M&G Concert at the Civic Theatre
John Adams' Shaker Loops is one of his best-known pieces – a prime example of his minimalist style which paved the way for popularisers like Michael Nyman.
English Sinfonia's lambent account, conducted by their artistic advisor Geoffrey Alexander, was the first I have heard in live performance. I was struck by the way the various “voices” detached themselves from the trills and tremolos, progressing through the sixteen players, as the excitement of Shaking and Trembling led to the slow burn of Loops and Verses, with its low cello melody.
The Loops of the title are tape-looped repetitions, the Shakers are not only the trilling strings, but also the religious group that gave the US simple hymns and simple furniture.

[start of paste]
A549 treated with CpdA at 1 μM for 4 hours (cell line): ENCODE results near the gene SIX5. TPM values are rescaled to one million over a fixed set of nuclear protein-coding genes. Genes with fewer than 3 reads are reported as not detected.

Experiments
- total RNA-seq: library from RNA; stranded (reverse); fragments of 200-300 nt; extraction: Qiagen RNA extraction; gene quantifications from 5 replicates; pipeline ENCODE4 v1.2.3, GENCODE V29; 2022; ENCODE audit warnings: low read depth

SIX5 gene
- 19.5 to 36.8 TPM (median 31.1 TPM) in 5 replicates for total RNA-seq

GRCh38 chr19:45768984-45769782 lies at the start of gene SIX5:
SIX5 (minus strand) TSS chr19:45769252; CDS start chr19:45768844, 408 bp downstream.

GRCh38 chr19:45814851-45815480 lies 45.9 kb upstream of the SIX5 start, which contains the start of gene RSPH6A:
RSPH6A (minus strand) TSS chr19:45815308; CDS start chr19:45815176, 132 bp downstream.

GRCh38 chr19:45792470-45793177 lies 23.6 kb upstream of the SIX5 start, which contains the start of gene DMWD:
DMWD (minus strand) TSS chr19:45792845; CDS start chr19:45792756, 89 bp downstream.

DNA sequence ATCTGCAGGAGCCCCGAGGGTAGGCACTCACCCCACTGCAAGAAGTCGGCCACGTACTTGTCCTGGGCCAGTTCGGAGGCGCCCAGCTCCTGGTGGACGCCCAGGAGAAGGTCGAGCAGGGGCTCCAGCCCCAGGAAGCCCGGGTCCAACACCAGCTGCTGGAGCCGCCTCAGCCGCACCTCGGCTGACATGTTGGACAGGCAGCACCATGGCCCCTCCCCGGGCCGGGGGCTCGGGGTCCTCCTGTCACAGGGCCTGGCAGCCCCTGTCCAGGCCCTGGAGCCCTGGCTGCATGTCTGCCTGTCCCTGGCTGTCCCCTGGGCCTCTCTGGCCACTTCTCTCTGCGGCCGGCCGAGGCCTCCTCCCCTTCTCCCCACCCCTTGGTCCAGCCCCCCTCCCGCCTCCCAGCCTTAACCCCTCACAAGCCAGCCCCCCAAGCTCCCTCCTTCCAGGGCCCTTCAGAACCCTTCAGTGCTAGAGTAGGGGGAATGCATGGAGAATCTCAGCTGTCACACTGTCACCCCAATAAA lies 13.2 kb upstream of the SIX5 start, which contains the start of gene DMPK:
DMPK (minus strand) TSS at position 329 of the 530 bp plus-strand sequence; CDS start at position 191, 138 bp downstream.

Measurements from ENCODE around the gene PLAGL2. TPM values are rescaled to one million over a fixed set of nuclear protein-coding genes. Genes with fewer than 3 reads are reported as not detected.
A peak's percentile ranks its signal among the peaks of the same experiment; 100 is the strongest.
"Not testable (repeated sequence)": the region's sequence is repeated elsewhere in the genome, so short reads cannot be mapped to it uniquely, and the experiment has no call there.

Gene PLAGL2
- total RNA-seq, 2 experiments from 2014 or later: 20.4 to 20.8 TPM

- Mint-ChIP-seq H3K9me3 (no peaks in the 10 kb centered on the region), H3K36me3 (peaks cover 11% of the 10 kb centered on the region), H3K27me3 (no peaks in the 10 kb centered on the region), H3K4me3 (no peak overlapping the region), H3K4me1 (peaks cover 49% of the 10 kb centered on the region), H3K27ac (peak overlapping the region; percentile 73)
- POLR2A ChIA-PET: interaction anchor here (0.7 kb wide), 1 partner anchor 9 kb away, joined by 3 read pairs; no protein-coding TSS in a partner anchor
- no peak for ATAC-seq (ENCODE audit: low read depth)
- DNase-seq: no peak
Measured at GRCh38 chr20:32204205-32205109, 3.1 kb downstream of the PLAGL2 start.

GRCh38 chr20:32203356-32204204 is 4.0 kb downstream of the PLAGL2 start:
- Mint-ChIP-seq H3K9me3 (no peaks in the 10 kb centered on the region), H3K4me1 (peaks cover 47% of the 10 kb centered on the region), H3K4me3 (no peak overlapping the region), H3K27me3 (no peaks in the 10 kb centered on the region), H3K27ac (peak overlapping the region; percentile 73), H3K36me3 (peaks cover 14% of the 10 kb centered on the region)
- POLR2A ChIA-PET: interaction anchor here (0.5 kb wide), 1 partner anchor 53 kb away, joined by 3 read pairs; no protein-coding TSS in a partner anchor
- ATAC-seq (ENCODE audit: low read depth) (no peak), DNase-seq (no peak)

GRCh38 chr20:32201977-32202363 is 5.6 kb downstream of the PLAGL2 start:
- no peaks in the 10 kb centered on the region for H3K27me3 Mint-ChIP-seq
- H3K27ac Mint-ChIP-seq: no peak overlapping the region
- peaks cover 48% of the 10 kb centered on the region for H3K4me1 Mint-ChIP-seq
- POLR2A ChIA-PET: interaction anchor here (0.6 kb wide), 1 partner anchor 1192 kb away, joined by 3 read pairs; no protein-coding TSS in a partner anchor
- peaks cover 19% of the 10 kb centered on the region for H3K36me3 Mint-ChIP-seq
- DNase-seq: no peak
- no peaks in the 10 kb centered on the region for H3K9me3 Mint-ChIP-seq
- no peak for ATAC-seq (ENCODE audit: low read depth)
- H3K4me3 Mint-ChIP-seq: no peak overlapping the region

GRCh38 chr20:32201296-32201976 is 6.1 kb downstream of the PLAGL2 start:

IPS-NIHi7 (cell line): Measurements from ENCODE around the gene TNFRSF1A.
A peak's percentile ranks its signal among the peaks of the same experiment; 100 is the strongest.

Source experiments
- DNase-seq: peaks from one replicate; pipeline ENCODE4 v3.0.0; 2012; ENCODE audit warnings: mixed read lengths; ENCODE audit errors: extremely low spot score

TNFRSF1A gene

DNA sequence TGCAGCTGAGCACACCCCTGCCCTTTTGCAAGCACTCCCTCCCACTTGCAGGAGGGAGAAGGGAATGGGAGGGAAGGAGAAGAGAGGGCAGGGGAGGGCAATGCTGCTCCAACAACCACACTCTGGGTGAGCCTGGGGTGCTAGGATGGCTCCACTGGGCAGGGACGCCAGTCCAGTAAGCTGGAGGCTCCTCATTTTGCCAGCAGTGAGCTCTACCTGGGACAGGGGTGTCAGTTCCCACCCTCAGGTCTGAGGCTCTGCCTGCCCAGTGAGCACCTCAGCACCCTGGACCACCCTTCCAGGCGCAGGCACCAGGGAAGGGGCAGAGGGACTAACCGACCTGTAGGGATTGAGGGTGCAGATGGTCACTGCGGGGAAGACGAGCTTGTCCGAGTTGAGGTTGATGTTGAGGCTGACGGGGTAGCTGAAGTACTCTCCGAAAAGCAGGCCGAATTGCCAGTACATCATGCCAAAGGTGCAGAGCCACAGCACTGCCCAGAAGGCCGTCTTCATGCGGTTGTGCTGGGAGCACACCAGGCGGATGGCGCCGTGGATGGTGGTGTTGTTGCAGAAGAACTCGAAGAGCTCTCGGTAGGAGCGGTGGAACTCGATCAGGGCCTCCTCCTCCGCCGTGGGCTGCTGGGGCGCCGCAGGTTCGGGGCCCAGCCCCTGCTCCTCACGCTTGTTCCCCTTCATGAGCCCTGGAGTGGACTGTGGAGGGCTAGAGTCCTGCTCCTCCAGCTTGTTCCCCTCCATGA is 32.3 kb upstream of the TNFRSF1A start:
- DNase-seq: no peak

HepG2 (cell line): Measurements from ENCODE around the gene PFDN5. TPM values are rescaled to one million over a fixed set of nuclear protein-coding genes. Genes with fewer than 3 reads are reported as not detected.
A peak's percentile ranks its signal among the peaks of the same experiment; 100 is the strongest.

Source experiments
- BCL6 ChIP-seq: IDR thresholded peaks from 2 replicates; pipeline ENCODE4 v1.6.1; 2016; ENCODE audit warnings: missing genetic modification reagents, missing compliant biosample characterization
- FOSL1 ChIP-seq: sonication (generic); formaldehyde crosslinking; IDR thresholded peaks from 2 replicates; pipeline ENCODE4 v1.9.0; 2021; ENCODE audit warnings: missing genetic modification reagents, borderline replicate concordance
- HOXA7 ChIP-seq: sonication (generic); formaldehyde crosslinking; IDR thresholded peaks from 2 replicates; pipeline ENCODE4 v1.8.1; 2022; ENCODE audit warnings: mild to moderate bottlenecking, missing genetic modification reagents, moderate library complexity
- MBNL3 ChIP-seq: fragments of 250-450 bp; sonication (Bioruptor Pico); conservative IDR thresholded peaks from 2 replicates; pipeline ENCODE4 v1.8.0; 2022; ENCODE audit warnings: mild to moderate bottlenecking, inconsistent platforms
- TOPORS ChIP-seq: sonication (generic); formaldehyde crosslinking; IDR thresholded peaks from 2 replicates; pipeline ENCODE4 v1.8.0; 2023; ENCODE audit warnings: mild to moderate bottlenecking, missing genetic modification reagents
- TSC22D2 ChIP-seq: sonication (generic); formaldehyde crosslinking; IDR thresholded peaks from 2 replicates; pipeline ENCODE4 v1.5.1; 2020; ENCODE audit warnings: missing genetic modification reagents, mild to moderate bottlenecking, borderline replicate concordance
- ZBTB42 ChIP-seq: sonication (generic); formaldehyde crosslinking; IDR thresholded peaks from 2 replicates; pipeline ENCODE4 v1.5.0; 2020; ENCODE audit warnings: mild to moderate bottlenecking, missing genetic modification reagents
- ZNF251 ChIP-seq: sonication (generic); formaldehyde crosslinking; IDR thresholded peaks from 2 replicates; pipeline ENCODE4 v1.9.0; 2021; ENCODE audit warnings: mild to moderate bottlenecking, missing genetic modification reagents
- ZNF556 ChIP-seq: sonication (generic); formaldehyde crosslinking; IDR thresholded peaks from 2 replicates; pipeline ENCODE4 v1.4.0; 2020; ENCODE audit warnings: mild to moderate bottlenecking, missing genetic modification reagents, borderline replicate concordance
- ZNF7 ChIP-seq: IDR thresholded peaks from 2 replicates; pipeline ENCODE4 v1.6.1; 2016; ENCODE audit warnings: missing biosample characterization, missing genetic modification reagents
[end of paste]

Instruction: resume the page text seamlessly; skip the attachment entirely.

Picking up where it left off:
This is very much an American piece, and it was followed, in a programme devoted to shorter works, by the English pastoral miniatures of Holst's Brook Green Street, the deep Scandinavian resonances of Sibelius's Romance in C, and the Slavic charm of Suk's Serenade, featuring the lyrical violin of English Sinfonia's director Janice Graham, and, as in the Adams, cellist Julia Graham.
The concert began with two contrasting chamber works by Mozart,a Divertimento for Strings, and an Adagio and Fugue, originally a piece for two pianos.
A combination of imaginative programming and impressive ensemble made this a welcome return visit by English Sinfonia.